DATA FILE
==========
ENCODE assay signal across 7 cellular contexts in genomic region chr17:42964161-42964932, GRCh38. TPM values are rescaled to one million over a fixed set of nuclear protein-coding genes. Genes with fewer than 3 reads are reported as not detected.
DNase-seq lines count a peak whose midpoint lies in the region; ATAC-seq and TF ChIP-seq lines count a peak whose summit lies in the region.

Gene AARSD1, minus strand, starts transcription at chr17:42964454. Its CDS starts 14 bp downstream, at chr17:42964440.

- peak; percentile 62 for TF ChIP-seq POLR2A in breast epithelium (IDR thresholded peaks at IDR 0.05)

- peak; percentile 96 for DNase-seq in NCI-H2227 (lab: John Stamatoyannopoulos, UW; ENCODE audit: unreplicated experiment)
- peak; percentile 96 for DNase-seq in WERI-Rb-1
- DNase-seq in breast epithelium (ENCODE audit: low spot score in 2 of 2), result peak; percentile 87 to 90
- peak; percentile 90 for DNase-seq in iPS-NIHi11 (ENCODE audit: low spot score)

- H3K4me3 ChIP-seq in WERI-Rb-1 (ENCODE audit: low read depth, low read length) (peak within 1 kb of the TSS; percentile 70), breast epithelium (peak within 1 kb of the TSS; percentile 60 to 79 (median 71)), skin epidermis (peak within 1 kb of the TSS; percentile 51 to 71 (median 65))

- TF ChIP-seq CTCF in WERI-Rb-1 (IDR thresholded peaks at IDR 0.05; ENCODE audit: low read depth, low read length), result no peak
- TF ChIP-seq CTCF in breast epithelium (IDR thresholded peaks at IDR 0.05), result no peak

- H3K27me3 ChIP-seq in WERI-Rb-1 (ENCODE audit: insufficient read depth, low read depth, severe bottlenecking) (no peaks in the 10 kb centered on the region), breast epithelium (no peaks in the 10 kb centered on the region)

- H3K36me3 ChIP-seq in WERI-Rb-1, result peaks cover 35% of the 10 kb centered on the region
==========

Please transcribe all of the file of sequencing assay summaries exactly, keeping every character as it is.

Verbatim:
ENCODE assay signal across 7 cellular contexts in genomic region chr17:42964161-42964932, GRCh38. TPM values are rescaled to one million over a fixed set of nuclear protein-coding genes. Genes with fewer than 3 reads are reported as not detected.
DNase-seq lines count a peak whose midpoint lies in the region; ATAC-seq and TF ChIP-seq lines count a peak whose summit lies in the region.

Gene AARSD1, minus strand, starts transcription at chr17:42964454. Its CDS starts 14 bp downstream, at chr17:42964440.

- peak; percentile 62 for TF ChIP-seq POLR2A in breast epithelium (IDR thresholded peaks at IDR 0.05)

- peak; percentile 96 for DNase-seq in NCI-H2227 (lab: John Stamatoyannopoulos, UW; ENCODE audit: unreplicated experiment)
- peak; percentile 96 for DNase-seq in WERI-Rb-1
- DNase-seq in breast epithelium (ENCODE audit: low spot score in 2 of 2), result peak; percentile 87 to 90
- peak; percentile 90 for DNase-seq in iPS-NIHi11 (ENCODE audit: low spot score)

- H3K4me3 ChIP-seq in WERI-Rb-1 (ENCODE audit: low read depth, low read length) (peak within 1 kb of the TSS; percentile 70), breast epithelium (peak within 1 kb of the TSS; percentile 60 to 79 (median 71)), skin epidermis (peak within 1 kb of the TSS; percentile 51 to 71 (median 65))

- TF ChIP-seq CTCF in WERI-Rb-1 (IDR thresholded peaks at IDR 0.05; ENCODE audit: low read depth, low read length), result no peak
- TF ChIP-seq CTCF in breast epithelium (IDR thresholded peaks at IDR 0.05), result no peak

- H3K27me3 ChIP-seq in WERI-Rb-1 (ENCODE audit: insufficient read depth, low read depth, severe bottlenecking) (no peaks in the 10 kb centered on the region), breast epithelium (no peaks in the 10 kb centered on the region)

- H3K36me3 ChIP-seq in WERI-Rb-1, result peaks cover 35% of the 10 kb centered on the region